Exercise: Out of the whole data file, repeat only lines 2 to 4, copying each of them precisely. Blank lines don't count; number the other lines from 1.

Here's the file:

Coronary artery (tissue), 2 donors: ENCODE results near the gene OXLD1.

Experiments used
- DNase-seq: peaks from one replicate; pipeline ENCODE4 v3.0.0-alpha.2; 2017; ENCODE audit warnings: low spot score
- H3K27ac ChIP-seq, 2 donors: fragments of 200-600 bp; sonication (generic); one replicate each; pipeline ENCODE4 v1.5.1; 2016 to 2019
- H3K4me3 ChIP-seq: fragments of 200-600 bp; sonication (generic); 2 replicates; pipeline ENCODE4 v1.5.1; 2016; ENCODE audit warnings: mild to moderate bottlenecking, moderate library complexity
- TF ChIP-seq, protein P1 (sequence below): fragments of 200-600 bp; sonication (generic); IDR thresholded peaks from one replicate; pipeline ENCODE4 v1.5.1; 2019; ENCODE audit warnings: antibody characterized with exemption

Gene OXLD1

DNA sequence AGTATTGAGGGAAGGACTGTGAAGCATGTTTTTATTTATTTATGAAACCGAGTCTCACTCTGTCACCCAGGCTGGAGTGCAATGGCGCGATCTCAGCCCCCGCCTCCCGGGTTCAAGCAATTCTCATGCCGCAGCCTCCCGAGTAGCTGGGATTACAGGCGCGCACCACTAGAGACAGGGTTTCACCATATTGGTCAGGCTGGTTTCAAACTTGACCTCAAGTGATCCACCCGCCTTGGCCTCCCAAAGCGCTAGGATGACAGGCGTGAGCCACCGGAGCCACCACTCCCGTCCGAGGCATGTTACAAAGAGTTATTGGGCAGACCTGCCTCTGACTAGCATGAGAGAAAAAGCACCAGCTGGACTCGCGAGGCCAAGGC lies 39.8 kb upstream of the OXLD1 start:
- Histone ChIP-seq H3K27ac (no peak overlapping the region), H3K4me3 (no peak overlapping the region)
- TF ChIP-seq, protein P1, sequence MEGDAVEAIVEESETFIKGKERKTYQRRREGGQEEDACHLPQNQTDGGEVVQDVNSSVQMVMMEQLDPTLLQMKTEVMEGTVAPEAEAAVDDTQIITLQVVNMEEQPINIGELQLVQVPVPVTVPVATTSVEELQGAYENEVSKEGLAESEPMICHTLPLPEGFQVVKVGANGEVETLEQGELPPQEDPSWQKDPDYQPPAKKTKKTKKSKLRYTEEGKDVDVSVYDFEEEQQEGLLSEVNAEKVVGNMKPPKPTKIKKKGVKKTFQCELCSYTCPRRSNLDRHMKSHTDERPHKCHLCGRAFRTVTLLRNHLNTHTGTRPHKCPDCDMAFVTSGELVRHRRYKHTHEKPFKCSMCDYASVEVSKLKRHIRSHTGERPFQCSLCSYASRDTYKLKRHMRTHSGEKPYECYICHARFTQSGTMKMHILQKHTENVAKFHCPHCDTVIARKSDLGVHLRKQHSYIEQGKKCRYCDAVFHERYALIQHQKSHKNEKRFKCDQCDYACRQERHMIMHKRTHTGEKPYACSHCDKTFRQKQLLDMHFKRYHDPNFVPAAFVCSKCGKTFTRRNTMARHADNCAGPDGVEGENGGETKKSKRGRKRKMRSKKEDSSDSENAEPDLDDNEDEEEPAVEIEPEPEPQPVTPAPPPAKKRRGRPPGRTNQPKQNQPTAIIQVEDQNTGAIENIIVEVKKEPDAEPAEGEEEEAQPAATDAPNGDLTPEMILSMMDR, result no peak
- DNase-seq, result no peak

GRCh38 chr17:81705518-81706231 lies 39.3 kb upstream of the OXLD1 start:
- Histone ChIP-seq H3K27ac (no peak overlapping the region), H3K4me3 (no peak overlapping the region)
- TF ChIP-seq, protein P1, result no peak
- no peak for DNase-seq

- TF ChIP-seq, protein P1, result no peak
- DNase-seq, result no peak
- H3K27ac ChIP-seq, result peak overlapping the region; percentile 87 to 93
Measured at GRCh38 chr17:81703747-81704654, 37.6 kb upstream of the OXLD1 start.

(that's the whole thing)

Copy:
Experiments used
- DNase-seq: peaks from one replicate; pipeline ENCODE4 v3.0.0-alpha.2; 2017; ENCODE audit warnings: low spot score
- H3K27ac ChIP-seq, 2 donors: fragments of 200-600 bp; sonication (generic); one replicate each; pipeline ENCODE4 v1.5.1; 2016 to 2019